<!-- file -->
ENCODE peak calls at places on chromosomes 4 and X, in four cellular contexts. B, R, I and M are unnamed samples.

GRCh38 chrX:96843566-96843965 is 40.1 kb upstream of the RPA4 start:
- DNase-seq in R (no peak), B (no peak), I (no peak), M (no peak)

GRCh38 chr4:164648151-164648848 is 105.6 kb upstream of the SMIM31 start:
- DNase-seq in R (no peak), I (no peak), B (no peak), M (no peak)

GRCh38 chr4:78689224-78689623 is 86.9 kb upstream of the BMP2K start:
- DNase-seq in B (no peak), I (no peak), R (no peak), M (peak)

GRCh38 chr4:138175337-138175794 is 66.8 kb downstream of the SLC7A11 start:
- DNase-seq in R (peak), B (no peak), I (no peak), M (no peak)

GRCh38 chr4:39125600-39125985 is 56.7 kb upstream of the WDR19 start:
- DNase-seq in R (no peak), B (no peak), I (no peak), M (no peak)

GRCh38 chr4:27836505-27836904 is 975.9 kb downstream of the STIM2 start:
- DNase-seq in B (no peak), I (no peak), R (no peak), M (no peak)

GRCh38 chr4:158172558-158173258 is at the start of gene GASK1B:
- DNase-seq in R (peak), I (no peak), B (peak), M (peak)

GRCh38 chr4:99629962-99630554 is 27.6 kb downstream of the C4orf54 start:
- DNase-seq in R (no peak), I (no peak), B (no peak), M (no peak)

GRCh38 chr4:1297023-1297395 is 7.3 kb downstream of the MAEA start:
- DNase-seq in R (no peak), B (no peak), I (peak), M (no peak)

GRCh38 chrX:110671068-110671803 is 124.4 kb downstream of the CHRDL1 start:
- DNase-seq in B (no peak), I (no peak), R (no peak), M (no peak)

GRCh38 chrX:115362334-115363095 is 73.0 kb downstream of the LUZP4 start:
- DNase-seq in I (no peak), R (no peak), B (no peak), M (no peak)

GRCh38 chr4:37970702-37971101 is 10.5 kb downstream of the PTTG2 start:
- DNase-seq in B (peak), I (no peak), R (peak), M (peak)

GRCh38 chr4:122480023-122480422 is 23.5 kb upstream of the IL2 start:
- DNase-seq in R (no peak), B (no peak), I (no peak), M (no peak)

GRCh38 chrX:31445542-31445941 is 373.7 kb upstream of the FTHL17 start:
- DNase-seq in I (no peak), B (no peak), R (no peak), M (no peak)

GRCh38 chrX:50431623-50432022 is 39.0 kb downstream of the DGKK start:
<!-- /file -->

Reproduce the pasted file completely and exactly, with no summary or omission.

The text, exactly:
ENCODE peak calls at places on chromosomes 4 and X, in four cellular contexts. B, R, I and M are unnamed samples.

GRCh38 chrX:96843566-96843965 is 40.1 kb upstream of the RPA4 start:
- DNase-seq in R (no peak), B (no peak), I (no peak), M (no peak)

GRCh38 chr4:164648151-164648848 is 105.6 kb upstream of the SMIM31 start:
- DNase-seq in R (no peak), I (no peak), B (no peak), M (no peak)

GRCh38 chr4:78689224-78689623 is 86.9 kb upstream of the BMP2K start:
- DNase-seq in B (no peak), I (no peak), R (no peak), M (peak)

GRCh38 chr4:138175337-138175794 is 66.8 kb downstream of the SLC7A11 start:
- DNase-seq in R (peak), B (no peak), I (no peak), M (no peak)

GRCh38 chr4:39125600-39125985 is 56.7 kb upstream of the WDR19 start:
- DNase-seq in R (no peak), B (no peak), I (no peak), M (no peak)

GRCh38 chr4:27836505-27836904 is 975.9 kb downstream of the STIM2 start:
- DNase-seq in B (no peak), I (no peak), R (no peak), M (no peak)

GRCh38 chr4:158172558-158173258 is at the start of gene GASK1B:
- DNase-seq in R (peak), I (no peak), B (peak), M (peak)

GRCh38 chr4:99629962-99630554 is 27.6 kb downstream of the C4orf54 start:
- DNase-seq in R (no peak), I (no peak), B (no peak), M (no peak)

GRCh38 chr4:1297023-1297395 is 7.3 kb downstream of the MAEA start:
- DNase-seq in R (no peak), B (no peak), I (peak), M (no peak)

GRCh38 chrX:110671068-110671803 is 124.4 kb downstream of the CHRDL1 start:
- DNase-seq in B (no peak), I (no peak), R (no peak), M (no peak)

GRCh38 chrX:115362334-115363095 is 73.0 kb downstream of the LUZP4 start:
- DNase-seq in I (no peak), R (no peak), B (no peak), M (no peak)

GRCh38 chr4:37970702-37971101 is 10.5 kb downstream of the PTTG2 start:
- DNase-seq in B (peak), I (no peak), R (peak), M (peak)

GRCh38 chr4:122480023-122480422 is 23.5 kb upstream of the IL2 start:
- DNase-seq in R (no peak), B (no peak), I (no peak), M (no peak)

GRCh38 chrX:31445542-31445941 is 373.7 kb upstream of the FTHL17 start:
- DNase-seq in I (no peak), B (no peak), R (no peak), M (no peak)

GRCh38 chrX:50431623-50432022 is 39.0 kb downstream of the DGKK start: